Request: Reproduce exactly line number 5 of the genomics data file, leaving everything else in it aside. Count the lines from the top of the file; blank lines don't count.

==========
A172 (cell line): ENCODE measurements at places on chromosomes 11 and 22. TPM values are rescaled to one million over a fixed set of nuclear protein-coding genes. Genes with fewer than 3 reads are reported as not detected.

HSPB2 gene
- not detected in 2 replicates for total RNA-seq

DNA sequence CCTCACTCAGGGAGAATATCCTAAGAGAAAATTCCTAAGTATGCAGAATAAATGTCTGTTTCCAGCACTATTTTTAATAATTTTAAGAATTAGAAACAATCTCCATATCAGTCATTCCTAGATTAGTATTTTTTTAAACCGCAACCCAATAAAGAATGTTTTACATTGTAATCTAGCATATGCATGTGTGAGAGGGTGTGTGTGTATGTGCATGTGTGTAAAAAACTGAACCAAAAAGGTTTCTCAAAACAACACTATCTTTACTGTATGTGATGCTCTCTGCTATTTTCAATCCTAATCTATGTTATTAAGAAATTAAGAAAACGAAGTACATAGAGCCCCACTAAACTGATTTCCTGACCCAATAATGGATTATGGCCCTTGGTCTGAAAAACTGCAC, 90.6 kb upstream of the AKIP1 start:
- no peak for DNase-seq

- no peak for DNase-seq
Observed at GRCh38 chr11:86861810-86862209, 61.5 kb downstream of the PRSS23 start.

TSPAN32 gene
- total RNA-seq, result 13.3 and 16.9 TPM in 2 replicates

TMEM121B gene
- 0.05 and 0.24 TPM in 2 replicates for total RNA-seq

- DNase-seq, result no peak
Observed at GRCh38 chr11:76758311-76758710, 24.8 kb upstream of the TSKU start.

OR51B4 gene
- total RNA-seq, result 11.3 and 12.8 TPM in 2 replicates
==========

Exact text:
- no peak for DNase-seq